The Angel Of Vine is an altogether transportive podcast, thanks to its assured writing, visceral performances from its ensemble, and first-rate sound design. Hopefully it signals great things to come for the future of the genre. [Ben Cannon]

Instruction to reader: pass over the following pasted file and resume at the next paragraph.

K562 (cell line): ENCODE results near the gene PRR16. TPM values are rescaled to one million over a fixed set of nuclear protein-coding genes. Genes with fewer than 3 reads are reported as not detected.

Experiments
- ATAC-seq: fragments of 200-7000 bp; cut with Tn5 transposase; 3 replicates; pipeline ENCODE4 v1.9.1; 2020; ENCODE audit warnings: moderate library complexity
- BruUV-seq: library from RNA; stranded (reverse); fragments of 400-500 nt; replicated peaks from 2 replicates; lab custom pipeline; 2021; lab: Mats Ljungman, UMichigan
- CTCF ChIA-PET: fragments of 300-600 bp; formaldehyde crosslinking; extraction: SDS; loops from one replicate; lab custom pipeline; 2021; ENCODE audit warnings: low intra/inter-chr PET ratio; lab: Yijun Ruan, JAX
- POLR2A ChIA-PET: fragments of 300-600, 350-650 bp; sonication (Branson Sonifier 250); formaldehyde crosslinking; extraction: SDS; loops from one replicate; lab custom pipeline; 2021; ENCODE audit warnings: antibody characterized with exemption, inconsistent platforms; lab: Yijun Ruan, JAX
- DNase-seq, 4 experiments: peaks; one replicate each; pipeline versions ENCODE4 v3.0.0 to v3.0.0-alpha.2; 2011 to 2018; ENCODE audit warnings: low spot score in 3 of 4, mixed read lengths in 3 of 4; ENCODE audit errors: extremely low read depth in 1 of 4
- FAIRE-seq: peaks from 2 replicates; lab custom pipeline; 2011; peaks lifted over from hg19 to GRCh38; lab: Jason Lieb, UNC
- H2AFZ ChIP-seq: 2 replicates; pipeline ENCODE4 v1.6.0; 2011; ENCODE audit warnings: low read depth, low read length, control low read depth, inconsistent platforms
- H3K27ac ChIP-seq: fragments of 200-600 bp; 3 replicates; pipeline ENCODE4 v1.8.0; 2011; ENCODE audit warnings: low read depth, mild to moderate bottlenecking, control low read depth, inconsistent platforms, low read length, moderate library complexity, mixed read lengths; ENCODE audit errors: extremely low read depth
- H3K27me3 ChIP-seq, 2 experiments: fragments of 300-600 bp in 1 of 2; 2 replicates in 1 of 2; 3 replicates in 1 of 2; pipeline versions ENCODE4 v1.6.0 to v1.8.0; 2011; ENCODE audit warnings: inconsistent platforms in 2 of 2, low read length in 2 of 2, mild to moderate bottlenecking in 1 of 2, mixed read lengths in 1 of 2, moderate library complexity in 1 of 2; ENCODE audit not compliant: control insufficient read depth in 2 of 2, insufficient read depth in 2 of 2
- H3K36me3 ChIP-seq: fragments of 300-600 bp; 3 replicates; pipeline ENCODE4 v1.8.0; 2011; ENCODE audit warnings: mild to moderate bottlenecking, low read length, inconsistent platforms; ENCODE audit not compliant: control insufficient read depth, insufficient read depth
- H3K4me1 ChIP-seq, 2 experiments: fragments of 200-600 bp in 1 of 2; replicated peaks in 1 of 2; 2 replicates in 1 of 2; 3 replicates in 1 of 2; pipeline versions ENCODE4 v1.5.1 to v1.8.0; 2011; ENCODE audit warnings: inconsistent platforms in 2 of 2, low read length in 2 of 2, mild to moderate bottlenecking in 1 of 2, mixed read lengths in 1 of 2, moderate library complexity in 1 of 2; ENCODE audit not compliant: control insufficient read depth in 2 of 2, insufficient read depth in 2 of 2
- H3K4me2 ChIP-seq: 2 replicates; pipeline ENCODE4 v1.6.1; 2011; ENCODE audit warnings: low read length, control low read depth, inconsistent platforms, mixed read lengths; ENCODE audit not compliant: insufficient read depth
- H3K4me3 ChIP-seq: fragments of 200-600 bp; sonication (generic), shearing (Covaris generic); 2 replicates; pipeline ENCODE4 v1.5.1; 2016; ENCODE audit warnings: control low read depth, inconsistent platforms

Bless this new podcast from the Metropolitan Opera and WQXR. The time has come to return opera to a place of favor, free from the stodginess too often wrongly perceived to be inherent to the art form. Aria Code is actively trying to do just that. Functioning along the lines of a series like Song Exploder, the show unpacks the stories and emotions behind some of the world’s most famous arias, refracting them not simply through a musical lens but also an experiential one. With each episode, celebrated singer and musician Rhiannon Giddens is joined by a trio of guests who help to examine that week’s piece from a multitude of angles. This episode, profiling “Caro Nome” from Verdi’s Rigoletto, is all about young love and the powerfully narcotic effects it can have on the unwitting. Giddens is joined by soprano Nadine Sierra, writer Paul Thomason, and psychologist Carl Pickhardt, each of whom provide a unique take on the piece. It’s this broad spectrum of perspectives that makes Aria Code such a success, taking the discussion beyond performance and orchestration into the psychological underpinnings of adolescent romance. [Ben Cannon]